The Archaeological Study Bible: An Illustrated Walk Through Biblical History and Culture (Zondervan, March 2006) is a valuable recent reference work.
The book’s objective is to provide information on archaeological discoveries that impact the Bible by giving insight into Biblical customs, cultures, history, and geography.
The book is edited by two theologically conservative Old Testament professors, Walter Kaiser of Gordon-Conwell Theological Seminary near Boston and Duane Garrett of The Southern Baptist Theological Seminary in Louisville, KY.
Many popular works on archaeology do not respect Scripture as true. This reference is a refreshing exception in that it treats the Biblical text as historically accurate and respects the Bible as an authoritative divine text.
The book is attractive with lots of interesting color pictures—almost 500. It is very helpful that archaeological notes are placed alongside the Biblical text, making it easy to access the reference material while reading through the Bible.
There are some negatives to the Archaeological Study Bible. First, it uses the NIV translation which sacrifices accuracy for readability. The New American Standard Bible (NASB) is the most accurate modern version and would have been a better choice for use in a study Bible. However, the Archaeological Study Bible is published by Zondervan which also publishes the NIV (currently the best-selling translation). Thus the choice is understandable from a business perspective, although misguided from a scholarly perspective. I hope an edition of this study Bible will be published soon based on the NASB text.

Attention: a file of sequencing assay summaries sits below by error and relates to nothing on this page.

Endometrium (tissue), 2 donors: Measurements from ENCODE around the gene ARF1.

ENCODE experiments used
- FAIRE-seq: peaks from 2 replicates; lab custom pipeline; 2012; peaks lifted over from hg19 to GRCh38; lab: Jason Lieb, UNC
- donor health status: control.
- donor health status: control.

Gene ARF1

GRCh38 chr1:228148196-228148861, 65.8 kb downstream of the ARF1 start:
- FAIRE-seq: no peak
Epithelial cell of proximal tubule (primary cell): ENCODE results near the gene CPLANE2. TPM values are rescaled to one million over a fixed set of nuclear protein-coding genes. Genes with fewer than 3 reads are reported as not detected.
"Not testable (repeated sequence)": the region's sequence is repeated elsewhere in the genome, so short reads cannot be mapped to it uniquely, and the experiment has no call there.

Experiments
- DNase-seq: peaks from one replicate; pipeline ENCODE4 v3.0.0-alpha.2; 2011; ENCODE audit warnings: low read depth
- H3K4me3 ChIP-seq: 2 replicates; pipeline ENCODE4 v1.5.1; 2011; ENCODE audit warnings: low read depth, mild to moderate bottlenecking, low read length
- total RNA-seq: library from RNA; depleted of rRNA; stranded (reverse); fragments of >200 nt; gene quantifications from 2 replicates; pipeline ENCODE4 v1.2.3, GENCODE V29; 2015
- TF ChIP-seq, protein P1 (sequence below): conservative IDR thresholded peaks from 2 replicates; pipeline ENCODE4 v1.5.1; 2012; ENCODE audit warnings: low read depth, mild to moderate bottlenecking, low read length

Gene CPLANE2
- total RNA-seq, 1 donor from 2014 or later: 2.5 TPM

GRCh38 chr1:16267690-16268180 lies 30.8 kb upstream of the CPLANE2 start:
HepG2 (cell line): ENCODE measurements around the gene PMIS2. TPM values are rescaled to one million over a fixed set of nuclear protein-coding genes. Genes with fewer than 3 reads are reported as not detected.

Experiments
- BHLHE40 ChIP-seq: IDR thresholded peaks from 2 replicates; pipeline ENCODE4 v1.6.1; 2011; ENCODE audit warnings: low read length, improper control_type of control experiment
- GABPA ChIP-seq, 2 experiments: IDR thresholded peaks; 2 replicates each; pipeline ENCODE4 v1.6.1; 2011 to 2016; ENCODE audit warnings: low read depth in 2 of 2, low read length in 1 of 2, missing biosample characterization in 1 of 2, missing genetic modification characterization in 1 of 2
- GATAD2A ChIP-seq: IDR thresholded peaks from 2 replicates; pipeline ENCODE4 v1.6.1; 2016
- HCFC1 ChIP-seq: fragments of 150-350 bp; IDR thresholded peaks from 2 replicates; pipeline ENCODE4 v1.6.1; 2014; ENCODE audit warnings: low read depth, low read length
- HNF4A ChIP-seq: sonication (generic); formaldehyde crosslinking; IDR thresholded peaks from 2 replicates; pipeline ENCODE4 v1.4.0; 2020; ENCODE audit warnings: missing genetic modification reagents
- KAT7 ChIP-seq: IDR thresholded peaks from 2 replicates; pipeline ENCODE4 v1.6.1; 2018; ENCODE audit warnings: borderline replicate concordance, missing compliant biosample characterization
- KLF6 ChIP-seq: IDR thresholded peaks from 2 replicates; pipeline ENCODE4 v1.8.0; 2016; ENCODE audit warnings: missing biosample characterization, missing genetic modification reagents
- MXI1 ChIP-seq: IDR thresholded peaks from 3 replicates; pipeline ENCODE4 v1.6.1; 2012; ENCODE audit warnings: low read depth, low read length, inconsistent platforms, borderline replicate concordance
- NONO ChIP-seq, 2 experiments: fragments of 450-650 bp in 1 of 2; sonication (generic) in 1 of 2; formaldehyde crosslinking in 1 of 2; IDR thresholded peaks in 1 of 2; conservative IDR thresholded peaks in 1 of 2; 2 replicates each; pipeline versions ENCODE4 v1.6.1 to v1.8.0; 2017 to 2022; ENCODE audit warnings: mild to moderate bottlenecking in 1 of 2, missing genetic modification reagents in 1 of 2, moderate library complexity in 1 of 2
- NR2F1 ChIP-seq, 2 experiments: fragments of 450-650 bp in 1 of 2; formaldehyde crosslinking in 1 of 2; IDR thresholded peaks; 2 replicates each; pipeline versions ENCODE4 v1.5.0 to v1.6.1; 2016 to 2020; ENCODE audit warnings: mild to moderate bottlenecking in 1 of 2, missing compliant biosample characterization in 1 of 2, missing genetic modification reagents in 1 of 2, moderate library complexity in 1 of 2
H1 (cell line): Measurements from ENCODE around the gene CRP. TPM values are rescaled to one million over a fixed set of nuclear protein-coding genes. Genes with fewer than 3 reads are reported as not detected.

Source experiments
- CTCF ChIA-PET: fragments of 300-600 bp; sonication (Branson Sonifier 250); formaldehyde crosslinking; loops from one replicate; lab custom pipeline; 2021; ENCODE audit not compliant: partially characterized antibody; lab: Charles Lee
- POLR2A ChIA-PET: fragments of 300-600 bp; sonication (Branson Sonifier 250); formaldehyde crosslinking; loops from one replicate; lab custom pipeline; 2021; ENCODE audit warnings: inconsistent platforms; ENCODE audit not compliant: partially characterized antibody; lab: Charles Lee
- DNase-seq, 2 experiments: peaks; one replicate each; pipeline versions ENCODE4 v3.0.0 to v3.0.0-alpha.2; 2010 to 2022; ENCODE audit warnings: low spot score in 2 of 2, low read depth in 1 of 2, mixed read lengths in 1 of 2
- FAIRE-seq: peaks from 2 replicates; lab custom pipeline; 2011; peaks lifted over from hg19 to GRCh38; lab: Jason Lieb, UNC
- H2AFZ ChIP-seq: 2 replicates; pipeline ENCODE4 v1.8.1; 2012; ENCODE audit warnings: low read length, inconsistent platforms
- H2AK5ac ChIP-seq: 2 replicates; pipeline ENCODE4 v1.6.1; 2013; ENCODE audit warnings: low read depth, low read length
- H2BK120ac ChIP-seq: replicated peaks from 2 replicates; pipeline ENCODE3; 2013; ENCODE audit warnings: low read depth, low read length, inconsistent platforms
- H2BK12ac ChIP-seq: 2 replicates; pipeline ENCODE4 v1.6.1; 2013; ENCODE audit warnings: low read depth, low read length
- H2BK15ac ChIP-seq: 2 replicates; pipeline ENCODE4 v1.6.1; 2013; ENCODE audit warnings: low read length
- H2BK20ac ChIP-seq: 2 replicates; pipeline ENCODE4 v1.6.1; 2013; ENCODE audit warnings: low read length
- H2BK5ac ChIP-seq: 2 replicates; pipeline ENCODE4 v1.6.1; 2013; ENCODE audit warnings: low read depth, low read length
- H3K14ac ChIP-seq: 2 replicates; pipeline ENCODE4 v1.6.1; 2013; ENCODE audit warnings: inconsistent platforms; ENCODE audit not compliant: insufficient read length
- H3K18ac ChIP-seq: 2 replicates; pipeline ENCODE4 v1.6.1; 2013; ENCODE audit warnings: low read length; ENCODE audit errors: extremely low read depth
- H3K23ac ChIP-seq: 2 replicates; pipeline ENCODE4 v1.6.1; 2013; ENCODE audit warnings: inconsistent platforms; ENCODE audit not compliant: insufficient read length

Second, the work is poor, even harmful in Genesis. It downplays Creation and questions whether the Flood was global. Such an approach contradicts the book’s own position on Scripture as historical and authoritative.
Third, the book is weak on maps and diagrams. More maps would help the reader better follow the text and commentary. To maximize its benefit, the ASB should be used in conjunction with a good Bible atlas. The font size is also pretty small and is tiring after a while.
Finally, the book does not stick rigorously to its purpose—there are many devotional and doctrinal notes which have little to do with archaeological insights on the text.
Despite these negatives, on the whole this is a useful reference work, and I recommend it.
Soli Deo Gloria.
This is the sixth article in a series on Biblical Archaeology.
Read the prequels:
1. The Mystery of Tsinnur
2. Copper Country
3. One Night of Sin Spawns Centuries of Havoc
4. Blown to Pieces
5. Joseph’s Grain Silos Found in Egypt?
Read the sequel:
7. Lost Treasures of the Bible
For more articles on Biblical Archaeology, see the Eyewitness to Jesus series on ancient documents that show the Gospel of Matthew is an eyewitness account.
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©William T. Pelletier, Ph.D.
“contending earnestly for the faith”
“destroying speculations against the knowledge of God”
(Jude 1:3; 2 Cor 10:4)
Tuesday July 29, 2008 A.D.
Read my July 2008 Bible-Science newspaper column:
Age of the Earth 3 — Genealogies.
And He answered and said, “I tell you, if these become silent, the stones will cry out!”